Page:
Published: August 28. 2023.
Dealing with Sorrow and Grief after the Loss of a Loved One
The pain that comes with the death of a loved one can be overwhelming, and it often presents itself in various forms, from sadness and anger to guilt or even numbness. Every individual's grief journey is unique, but understanding more about the grieving process and seeking appropriate avenues of support can help you navigate this challenging time.
Grief is a natural reaction to loss. In order to cope with grief, it is beneficial to understand your emotions and place them into categories. This may also open up for the true idea, that these are common struggles and one is never alone, despite feeling like that. Elizabeth Kubler-Ross, a Swiss-American psychiatrist, introduced the widely recognized Five Stages of Grief - denial, anger, bargaining, depression, and acceptance. These stages are used to understand the complex journey individuals often go through after facing significant loss or trauma. However, it's essential to understand that not everyone will go through all these stages or in this order. Some might linger in one phase, skip another, experience them differently and naturally also head into other phases. Let's briefly go through these stages here:
- Denial: The first reaction is denial. In this stage, individuals believe the diagnosis or news of death is somehow mistaken, and cling to a false, preferable reality. They may feel numb or shocked. Denial is a defense mechanism that helps numb the emerging shock of the loss, blocking out the more immediate pain. As the individual begins to process the reality of their situation, the denial and shock start to fade.
- Anger: When the denial stage subsides, the pain re-emerges. To cope with this pain, people often display anger. It's not uncommon for this anger to be projected onto inanimate objects, strangers, friends, or family. They might ask questions like "Why me?" or "How can this happen?". This intense emotion is a natural part of the grieving process and should not be bottled up. Recognizing and accepting this anger is a crucial aspect of the healing process, and everyone around you will forgive when times get easier.
- Bargaining: The bargaining stage is characterized by an attempt to negotiate with a higher power or the universe. People facing death might promise to live better lives if they can just live longer. Those mourning the loss of a loved one might think thoughts like, "If only we had gotten medical attention sooner," or "If only I had been there." Guilt often accompanies bargaining, as the individual believes they could have done something different to prevent the loss.
- Depression: Also referred to as the preparatory grieving stage, this isn't necessarily a clinical depression but rather, as Kubler-Ross referred to it, a sort of "quiet sadness". It involves the grieving person beginning to come to terms with the reality of their situation or loss. Feelings of emptiness and despair are prominent. It's essential to understand that this depression is not a sign of mental illness; it's a natural and appropriate response to grief - and it will fade eventually.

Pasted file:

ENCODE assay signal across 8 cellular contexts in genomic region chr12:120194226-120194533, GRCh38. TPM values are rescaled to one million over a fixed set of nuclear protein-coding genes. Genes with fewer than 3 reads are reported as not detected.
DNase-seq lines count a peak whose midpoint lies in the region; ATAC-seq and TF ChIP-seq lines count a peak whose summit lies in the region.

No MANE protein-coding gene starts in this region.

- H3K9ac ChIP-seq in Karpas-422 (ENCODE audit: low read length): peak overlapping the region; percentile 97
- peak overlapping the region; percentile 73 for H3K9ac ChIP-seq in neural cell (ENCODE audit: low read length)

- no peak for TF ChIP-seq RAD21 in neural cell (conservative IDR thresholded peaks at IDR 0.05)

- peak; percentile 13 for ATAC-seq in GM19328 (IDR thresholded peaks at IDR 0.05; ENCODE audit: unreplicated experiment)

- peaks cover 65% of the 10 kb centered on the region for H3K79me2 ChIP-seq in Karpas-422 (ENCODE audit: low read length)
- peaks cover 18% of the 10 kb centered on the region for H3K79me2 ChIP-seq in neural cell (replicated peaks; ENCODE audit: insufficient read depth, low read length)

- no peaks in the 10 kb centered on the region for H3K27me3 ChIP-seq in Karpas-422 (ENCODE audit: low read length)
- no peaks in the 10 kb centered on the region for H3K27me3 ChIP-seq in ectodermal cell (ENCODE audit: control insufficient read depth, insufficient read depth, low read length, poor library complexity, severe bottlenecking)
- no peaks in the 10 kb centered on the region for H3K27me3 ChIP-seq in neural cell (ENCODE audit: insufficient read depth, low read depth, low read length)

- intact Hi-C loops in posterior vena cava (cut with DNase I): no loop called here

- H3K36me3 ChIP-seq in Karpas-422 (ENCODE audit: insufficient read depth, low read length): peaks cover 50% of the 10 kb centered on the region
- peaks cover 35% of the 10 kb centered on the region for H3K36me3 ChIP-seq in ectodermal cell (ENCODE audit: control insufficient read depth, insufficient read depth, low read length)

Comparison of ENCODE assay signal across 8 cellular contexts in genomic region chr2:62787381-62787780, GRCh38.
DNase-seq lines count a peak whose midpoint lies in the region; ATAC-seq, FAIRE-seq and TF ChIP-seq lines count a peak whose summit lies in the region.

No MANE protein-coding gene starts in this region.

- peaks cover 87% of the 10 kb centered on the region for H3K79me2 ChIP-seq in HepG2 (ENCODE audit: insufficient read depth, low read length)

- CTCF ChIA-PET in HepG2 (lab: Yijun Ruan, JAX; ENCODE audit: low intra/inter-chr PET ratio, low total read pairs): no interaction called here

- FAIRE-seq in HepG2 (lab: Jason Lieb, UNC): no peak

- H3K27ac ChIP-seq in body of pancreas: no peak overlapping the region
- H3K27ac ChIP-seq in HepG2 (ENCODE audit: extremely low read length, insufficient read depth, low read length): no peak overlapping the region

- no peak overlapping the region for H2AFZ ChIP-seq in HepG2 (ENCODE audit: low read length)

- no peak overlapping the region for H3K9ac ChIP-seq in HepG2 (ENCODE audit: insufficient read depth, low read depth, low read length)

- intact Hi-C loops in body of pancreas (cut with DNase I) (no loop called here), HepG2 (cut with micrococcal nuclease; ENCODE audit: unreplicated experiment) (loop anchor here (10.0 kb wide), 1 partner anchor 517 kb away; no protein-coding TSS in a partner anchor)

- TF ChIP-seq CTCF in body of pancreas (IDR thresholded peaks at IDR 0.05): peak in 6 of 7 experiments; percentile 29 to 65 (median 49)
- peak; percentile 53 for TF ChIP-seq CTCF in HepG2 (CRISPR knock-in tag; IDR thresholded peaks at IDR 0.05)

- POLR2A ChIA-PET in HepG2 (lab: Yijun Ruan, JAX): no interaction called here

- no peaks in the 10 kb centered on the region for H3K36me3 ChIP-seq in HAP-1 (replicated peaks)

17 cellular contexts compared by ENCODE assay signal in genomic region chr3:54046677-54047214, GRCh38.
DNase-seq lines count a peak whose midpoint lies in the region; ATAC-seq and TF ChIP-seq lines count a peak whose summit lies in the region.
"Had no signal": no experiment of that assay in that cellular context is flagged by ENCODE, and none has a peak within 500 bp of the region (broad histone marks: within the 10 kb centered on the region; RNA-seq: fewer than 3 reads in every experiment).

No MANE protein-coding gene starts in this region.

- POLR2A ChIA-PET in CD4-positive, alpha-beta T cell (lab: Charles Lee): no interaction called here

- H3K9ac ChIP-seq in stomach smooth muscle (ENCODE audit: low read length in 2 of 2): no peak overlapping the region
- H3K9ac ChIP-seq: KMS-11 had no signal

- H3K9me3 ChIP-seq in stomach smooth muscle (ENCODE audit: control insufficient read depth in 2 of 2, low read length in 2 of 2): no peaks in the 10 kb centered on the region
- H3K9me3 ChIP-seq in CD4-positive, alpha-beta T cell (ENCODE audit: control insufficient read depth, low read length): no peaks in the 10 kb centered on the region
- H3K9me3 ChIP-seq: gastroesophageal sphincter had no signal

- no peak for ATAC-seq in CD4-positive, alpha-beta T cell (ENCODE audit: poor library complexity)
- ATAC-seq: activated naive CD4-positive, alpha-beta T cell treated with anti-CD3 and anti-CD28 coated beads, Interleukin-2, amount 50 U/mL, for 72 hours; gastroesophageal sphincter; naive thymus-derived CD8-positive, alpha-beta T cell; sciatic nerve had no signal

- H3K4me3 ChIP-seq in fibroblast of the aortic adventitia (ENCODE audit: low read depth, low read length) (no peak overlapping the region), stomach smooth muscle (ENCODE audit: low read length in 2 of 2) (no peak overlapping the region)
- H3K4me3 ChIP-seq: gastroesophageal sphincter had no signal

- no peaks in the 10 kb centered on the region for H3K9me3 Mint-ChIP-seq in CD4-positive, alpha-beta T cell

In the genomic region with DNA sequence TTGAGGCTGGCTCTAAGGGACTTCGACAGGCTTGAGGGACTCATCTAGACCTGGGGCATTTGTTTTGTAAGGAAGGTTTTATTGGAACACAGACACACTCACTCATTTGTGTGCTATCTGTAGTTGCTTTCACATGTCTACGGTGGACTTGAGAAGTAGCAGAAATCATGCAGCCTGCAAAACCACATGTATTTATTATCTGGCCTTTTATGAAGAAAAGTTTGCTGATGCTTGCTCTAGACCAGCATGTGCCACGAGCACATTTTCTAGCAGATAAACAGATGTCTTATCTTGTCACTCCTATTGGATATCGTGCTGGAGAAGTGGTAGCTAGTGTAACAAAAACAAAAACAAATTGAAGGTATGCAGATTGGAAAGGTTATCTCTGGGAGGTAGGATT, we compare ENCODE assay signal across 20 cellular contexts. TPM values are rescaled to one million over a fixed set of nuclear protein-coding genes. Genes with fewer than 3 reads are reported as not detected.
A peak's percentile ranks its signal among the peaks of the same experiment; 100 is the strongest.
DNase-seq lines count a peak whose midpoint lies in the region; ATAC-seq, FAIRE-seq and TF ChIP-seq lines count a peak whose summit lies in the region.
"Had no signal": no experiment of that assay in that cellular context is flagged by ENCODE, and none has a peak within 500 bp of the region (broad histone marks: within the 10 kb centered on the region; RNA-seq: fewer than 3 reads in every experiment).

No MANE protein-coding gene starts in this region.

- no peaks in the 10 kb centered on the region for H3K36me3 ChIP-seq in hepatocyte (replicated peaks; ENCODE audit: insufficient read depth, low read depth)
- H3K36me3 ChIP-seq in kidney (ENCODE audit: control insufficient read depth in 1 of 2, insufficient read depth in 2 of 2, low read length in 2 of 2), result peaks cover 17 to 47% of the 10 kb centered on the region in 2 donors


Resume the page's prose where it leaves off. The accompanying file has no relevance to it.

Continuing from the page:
- Acceptance: The final stage of the grieving process is characterized by acceptance and a sense of calm. This doesn't mean that the grieving person is okay with what has happened, but rather that they've accepted it as a reality. It's not a period of happiness but rather an understanding. Some people never reach this stage, which is okay. Grief is deeply personal, and everyone processes it in their own way.
To reiterate, these stages are not experienced by everyone in the same way. Some might skip stages, experience them out of order, or might not go through them at all. They are merely a framework to aid understanding and are not prescriptive. Everyone's experience with grief is valid, no matter how it unfolds.
How to Overcome the Loss?
Grieving is a deeply personal experience, and while the pain might seem hard to overcome at first, there are coping mechanisms that can help individuals navigate the waters of sorrow and loss. These coping strategies aren't a way to "cure" grief, but rather they provide support to ease the journey.
- Seeking Support:
Trusted Individuals: Sharing feelings and memories with close friends or family can be comforting. Sometimes, just knowing that someone is there to listen can make a significant difference. By talking about your memories and emotions, you both process thoughts and achieve a sense of not being alone.
Support Groups: Being part of a group where members have experienced similar losses can be therapeutic. It reminds individuals that they're not alone in their feelings. Many organizations offer bereavement groups that meet in person or online.
Therapy and Counseling: Professionals trained in grief therapy can provide valuable tools and perspectives to help individuals process their emotions. They can offer an objective, non-judgmental space to share and explore feelings.
- Accepting Your Feelings: